Divergence caused by the “PIGS”?
Safe, flight to quality, risk averse; all terms used to define the economic allocation that has occurred in global currency and sovereign credit markets to ease investors during the latest European debt crises. It happened in April with the Greeks and most recently during November with the Guinness boys from Dublin. Portugal’s ratings were cut and Mr. Shoe store “Zapateria” answered for the Spaniards calming fears, but not before credit markets reacted, pricing credit default swaps higher and cash bonds lower to compensate for the risk of potential sovereign defaults. Whether it was Portuguese, Irish, Greeks or Spanish, otherwise known as the PIGS causing trouble, the Eurozone’s unit of financial measurement, the Euro, significantly declined.
Global markets turned away from the PIGS and their currency, to allocate their funds to what they believe to be safe assets. In other words, it was a flight to quality and any appetite for risk became kosher. Investors began selling the PIGS’ debt and any buyers required significantly higher returns to compensate them for the risks born by the notes. An allocation to safety was next. Euros were sold, as were Yen, British Pound and just about anything but US dollars. In fact, US dollars, in particular, US Treasuries were the flight the quality. Other than the kosher appetite of European sellers, US Treasury securities had other buyers. Attempting to alleviate the lack of growth in the US and jump start job growth, the Federal Reserve Bank of the US announced a Quantitative Easing II (“QEII”) program. A double-whammy of buyers of US Treasuries lead to sinking US Treasury yields and created a tremendous long-term buying opportunity for a believer in the eventual economic recovery, healing of the oinkers, and inflationary exuberance created by stimulus after stimulus combined with a thirst for limited resources by emerging economies across the globe.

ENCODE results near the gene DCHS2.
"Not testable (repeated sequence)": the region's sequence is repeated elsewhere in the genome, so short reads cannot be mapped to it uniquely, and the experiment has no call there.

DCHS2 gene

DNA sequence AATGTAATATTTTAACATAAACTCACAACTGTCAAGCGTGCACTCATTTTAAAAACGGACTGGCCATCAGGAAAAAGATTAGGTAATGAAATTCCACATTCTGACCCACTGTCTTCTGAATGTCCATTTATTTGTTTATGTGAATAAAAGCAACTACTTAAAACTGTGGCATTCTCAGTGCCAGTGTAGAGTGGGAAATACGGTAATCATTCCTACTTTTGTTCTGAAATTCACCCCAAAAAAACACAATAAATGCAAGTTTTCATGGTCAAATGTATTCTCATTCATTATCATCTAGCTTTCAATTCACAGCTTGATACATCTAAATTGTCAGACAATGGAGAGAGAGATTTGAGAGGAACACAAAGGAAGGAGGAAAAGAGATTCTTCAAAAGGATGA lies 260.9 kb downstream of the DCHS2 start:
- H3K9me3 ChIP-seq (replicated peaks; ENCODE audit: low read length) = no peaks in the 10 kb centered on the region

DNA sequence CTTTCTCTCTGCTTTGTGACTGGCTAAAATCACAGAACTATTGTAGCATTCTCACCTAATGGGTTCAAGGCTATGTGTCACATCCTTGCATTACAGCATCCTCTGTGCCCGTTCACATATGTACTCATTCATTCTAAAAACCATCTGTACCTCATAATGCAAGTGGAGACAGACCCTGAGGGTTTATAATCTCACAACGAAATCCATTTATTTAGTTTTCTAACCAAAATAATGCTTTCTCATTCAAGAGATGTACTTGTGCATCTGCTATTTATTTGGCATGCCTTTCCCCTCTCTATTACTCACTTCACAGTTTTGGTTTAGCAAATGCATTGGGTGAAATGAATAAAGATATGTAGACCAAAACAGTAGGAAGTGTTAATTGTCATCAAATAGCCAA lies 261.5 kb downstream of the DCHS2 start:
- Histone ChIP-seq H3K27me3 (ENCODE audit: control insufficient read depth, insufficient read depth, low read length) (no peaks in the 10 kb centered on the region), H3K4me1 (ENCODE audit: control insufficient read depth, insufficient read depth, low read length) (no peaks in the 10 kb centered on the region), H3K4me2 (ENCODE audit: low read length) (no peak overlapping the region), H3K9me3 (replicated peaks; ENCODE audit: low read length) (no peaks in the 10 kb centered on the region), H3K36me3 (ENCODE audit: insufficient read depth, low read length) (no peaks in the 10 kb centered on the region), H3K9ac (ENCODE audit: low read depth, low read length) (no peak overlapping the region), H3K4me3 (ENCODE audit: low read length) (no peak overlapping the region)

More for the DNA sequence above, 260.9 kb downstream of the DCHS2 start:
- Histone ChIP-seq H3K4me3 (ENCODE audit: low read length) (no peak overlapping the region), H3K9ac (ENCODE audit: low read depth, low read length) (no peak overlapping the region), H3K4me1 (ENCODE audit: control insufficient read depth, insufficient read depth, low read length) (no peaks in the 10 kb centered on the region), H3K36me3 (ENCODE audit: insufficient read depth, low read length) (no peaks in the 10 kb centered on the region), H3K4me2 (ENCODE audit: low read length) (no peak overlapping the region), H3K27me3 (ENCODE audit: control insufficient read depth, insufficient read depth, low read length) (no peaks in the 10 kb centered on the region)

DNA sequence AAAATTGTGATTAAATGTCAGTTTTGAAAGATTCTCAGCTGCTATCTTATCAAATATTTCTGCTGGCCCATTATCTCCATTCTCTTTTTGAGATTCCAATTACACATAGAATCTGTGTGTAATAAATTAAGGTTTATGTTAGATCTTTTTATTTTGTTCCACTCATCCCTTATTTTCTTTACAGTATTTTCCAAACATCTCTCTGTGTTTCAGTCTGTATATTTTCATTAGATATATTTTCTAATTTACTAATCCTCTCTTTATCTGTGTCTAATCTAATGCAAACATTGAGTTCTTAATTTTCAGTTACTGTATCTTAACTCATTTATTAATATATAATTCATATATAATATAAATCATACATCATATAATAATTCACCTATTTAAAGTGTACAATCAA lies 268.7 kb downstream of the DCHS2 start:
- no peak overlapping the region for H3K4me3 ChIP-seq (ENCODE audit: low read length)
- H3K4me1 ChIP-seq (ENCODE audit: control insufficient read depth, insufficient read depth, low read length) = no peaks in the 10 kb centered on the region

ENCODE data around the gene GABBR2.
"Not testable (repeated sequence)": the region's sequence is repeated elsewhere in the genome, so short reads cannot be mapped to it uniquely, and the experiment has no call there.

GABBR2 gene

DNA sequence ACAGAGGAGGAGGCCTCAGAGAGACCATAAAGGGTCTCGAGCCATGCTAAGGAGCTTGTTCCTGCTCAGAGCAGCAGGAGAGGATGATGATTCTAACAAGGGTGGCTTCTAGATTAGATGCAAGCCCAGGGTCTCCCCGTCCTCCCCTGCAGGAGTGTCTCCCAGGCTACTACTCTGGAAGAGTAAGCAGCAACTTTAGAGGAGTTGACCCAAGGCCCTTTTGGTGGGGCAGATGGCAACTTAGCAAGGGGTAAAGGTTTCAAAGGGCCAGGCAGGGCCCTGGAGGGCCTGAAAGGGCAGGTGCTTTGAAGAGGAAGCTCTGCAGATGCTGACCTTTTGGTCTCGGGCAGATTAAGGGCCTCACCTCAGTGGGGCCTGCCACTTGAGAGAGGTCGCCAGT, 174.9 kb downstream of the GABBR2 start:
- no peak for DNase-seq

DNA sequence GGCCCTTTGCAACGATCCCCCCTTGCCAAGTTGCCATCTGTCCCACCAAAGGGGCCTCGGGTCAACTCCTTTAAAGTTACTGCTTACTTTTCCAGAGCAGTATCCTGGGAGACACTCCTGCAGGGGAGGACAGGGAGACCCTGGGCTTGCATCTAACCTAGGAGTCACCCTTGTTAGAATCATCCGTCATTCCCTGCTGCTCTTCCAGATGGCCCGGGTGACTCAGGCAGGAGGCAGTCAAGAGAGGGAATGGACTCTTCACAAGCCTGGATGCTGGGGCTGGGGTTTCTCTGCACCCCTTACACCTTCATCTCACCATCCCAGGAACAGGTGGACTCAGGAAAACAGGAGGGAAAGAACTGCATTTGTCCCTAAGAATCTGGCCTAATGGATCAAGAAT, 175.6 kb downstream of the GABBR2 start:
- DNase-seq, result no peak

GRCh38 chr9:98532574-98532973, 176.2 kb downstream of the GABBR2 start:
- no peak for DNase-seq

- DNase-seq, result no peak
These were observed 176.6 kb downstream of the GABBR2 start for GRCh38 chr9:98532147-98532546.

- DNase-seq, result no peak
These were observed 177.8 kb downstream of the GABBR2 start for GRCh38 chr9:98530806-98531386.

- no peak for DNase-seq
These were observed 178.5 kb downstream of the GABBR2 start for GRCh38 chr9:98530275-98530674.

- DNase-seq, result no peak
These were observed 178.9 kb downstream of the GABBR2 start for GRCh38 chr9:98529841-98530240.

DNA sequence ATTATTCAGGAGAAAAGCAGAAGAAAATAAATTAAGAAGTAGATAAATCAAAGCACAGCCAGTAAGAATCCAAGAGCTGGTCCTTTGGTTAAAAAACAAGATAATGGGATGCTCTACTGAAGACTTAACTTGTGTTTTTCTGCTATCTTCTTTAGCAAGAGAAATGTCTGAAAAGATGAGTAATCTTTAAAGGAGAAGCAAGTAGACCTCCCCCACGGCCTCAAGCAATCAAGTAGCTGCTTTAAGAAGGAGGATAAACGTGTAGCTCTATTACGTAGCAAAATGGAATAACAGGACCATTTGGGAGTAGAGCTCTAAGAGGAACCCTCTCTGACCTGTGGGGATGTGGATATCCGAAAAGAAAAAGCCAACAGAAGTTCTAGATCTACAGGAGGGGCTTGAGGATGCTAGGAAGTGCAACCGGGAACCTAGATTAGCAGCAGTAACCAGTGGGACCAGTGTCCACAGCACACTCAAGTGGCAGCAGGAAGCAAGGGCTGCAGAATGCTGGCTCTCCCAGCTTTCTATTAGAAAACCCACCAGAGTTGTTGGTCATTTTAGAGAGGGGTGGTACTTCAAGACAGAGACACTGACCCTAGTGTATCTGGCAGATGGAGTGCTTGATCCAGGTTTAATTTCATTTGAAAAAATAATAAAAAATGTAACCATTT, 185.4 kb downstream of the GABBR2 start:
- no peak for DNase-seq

Healing oinkers: higher yields to catch up with inflation
Eventually, markets turnaround. Eventually, problems get resolved and eventually, the act of printing US dollars gets priced into asset valuations. Silver and gold reflect on the two year chart below are reflecting the inflationary pressures created by the Fed and the limited availability of the resource as emerging markets continue to develop. The S&P 500 is rallying in anticipation of QEII and maybe a QEIII bringing improvements in the future. An efficient market prices a recovery as soon as news is available. Obviously, 9.8% unemployment is not news worthy of a recovery, but stimulus (aka QEII) is this news, and the markets like it. From the chart below, the ProShares Ultra Short 20+ (Ticker: TBT) tracks the long-term US Treasury bonds. A fall in their price is a 2x return in this security. In April 2010, when the first of the PIGS, got sick, there was a divergence from the rally of the commodities as a result of inflation, and the S&P 500 as a result of future expectations of a recovery and TBT. The double-whammy artificially deflated TBT and created a buying opportunity as eventually, the double-whammy of buyers will dry up. They will dry up, because the Eurozone will heal. They will dry up because the US economy will begin adding jobs and alleviate the need for further stimulus.
The simple idea of regressing back to the mean, makes it plausible to see a 30 year US Treasury yield rising from 4.45% on 12/23 to near 8% (historical mean). Obviously, an extension beyond this average yield is possible, given the inflationary pressures that exist once economies get going again, but a near 100% return in the yield from today’s levels, makes a near 4x return in TBT look very enticing. Go long and enjoy the ride.
Disclosure: I am long TBT.